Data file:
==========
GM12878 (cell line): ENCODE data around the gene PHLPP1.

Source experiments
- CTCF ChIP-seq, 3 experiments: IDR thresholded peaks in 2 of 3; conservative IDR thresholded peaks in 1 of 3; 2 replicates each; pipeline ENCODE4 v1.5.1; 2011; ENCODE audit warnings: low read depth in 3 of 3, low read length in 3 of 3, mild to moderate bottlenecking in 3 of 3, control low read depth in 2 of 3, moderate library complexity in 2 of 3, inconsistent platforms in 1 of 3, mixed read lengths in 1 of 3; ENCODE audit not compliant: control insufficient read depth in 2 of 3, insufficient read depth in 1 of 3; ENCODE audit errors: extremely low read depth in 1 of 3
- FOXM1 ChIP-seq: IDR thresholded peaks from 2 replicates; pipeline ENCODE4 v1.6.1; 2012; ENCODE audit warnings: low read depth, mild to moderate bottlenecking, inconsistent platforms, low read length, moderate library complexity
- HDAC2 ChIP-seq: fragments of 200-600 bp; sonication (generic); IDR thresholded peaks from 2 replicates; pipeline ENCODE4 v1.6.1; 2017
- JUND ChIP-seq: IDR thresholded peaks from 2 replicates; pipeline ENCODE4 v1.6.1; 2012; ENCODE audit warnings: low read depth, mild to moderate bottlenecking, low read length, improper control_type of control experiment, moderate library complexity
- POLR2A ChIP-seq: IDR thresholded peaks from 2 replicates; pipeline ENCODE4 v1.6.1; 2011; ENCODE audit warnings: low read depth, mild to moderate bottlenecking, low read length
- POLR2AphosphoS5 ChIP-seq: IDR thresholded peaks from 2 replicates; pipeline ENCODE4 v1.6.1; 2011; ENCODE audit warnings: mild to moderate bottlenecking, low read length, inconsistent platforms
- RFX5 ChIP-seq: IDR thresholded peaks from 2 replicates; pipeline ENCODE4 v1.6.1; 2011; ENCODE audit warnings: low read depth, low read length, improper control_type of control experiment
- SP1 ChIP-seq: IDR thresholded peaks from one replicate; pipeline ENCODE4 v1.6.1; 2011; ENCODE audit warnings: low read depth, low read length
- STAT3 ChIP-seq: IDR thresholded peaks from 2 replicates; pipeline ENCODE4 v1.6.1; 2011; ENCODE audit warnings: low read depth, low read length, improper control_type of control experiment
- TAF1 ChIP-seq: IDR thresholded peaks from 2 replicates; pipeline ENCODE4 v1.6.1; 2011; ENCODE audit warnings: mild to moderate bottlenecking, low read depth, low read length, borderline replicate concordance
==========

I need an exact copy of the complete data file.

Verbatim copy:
GM12878 (cell line): ENCODE data around the gene PHLPP1.

Source experiments
- CTCF ChIP-seq, 3 experiments: IDR thresholded peaks in 2 of 3; conservative IDR thresholded peaks in 1 of 3; 2 replicates each; pipeline ENCODE4 v1.5.1; 2011; ENCODE audit warnings: low read depth in 3 of 3, low read length in 3 of 3, mild to moderate bottlenecking in 3 of 3, control low read depth in 2 of 3, moderate library complexity in 2 of 3, inconsistent platforms in 1 of 3, mixed read lengths in 1 of 3; ENCODE audit not compliant: control insufficient read depth in 2 of 3, insufficient read depth in 1 of 3; ENCODE audit errors: extremely low read depth in 1 of 3
- FOXM1 ChIP-seq: IDR thresholded peaks from 2 replicates; pipeline ENCODE4 v1.6.1; 2012; ENCODE audit warnings: low read depth, mild to moderate bottlenecking, inconsistent platforms, low read length, moderate library complexity
- HDAC2 ChIP-seq: fragments of 200-600 bp; sonication (generic); IDR thresholded peaks from 2 replicates; pipeline ENCODE4 v1.6.1; 2017
- JUND ChIP-seq: IDR thresholded peaks from 2 replicates; pipeline ENCODE4 v1.6.1; 2012; ENCODE audit warnings: low read depth, mild to moderate bottlenecking, low read length, improper control_type of control experiment, moderate library complexity
- POLR2A ChIP-seq: IDR thresholded peaks from 2 replicates; pipeline ENCODE4 v1.6.1; 2011; ENCODE audit warnings: low read depth, mild to moderate bottlenecking, low read length
- POLR2AphosphoS5 ChIP-seq: IDR thresholded peaks from 2 replicates; pipeline ENCODE4 v1.6.1; 2011; ENCODE audit warnings: mild to moderate bottlenecking, low read length, inconsistent platforms
- RFX5 ChIP-seq: IDR thresholded peaks from 2 replicates; pipeline ENCODE4 v1.6.1; 2011; ENCODE audit warnings: low read depth, low read length, improper control_type of control experiment
- SP1 ChIP-seq: IDR thresholded peaks from one replicate; pipeline ENCODE4 v1.6.1; 2011; ENCODE audit warnings: low read depth, low read length
- STAT3 ChIP-seq: IDR thresholded peaks from 2 replicates; pipeline ENCODE4 v1.6.1; 2011; ENCODE audit warnings: low read depth, low read length, improper control_type of control experiment
- TAF1 ChIP-seq: IDR thresholded peaks from 2 replicates; pipeline ENCODE4 v1.6.1; 2011; ENCODE audit warnings: mild to moderate bottlenecking, low read depth, low read length, borderline replicate concordance